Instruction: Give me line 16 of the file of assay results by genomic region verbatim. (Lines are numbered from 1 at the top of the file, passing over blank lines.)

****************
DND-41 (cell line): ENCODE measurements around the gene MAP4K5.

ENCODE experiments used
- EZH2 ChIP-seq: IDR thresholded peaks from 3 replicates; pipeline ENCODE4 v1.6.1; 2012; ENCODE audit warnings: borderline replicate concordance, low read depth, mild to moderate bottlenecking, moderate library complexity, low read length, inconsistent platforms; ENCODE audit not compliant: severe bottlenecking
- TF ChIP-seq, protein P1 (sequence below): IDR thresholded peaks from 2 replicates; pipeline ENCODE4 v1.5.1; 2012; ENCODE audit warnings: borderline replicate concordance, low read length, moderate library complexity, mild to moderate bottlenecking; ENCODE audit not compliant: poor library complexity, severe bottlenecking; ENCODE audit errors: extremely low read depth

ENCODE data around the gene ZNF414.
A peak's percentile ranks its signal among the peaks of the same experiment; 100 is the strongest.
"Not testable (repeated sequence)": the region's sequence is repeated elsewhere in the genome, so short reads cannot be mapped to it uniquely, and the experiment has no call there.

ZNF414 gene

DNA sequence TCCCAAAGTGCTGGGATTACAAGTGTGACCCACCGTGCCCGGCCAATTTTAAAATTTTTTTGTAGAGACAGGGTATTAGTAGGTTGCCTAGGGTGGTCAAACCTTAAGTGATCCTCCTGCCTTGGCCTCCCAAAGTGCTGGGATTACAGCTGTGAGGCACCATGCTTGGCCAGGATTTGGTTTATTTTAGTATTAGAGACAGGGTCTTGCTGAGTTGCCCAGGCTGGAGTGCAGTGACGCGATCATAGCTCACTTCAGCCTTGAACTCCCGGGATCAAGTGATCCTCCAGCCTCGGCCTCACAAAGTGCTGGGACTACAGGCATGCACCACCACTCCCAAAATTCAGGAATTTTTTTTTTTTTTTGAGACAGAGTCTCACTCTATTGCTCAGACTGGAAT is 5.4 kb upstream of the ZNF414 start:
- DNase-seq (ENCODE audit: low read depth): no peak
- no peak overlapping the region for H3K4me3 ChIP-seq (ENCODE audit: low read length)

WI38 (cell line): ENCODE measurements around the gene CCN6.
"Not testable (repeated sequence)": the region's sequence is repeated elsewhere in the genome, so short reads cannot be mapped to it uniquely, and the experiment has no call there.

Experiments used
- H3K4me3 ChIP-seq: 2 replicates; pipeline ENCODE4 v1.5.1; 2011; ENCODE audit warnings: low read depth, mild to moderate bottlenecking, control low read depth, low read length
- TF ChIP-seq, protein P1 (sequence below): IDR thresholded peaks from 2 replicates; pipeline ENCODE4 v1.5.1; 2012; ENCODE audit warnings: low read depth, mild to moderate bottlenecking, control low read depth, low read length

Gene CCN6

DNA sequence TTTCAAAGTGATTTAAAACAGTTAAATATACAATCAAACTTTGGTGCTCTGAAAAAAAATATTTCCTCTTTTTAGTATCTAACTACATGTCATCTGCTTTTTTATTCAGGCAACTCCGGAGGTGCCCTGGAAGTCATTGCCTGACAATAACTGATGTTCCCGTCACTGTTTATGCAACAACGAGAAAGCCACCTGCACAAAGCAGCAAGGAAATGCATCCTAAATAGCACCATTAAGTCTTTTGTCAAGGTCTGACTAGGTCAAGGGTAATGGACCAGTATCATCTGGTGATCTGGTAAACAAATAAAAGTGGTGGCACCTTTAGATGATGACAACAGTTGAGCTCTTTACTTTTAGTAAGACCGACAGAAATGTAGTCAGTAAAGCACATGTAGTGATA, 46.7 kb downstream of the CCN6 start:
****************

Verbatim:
- TF ChIP-seq, protein P1 (sequence below): IDR thresholded peaks from 2 replicates; pipeline ENCODE4 v1.5.1; 2012; ENCODE audit warnings: low read depth, mild to moderate bottlenecking, control low read depth, low read length